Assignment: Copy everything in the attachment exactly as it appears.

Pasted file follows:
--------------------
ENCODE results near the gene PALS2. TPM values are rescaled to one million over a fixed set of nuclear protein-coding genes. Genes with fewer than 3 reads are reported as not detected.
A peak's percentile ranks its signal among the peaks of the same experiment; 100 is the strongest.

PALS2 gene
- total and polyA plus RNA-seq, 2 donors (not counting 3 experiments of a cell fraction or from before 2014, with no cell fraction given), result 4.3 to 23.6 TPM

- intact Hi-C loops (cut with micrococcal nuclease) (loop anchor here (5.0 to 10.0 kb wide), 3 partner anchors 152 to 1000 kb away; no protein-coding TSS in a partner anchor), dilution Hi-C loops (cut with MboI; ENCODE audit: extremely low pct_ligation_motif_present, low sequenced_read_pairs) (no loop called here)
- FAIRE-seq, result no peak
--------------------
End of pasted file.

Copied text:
ENCODE results near the gene PALS2. TPM values are rescaled to one million over a fixed set of nuclear protein-coding genes. Genes with fewer than 3 reads are reported as not detected.
A peak's percentile ranks its signal among the peaks of the same experiment; 100 is the strongest.

PALS2 gene
- total and polyA plus RNA-seq, 2 donors (not counting 3 experiments of a cell fraction or from before 2014, with no cell fraction given), result 4.3 to 23.6 TPM

- intact Hi-C loops (cut with micrococcal nuclease) (loop anchor here (5.0 to 10.0 kb wide), 3 partner anchors 152 to 1000 kb away; no protein-coding TSS in a partner anchor), dilution Hi-C loops (cut with MboI; ENCODE audit: extremely low pct_ligation_motif_present, low sequenced_read_pairs) (no loop called here)
- FAIRE-seq, result no peak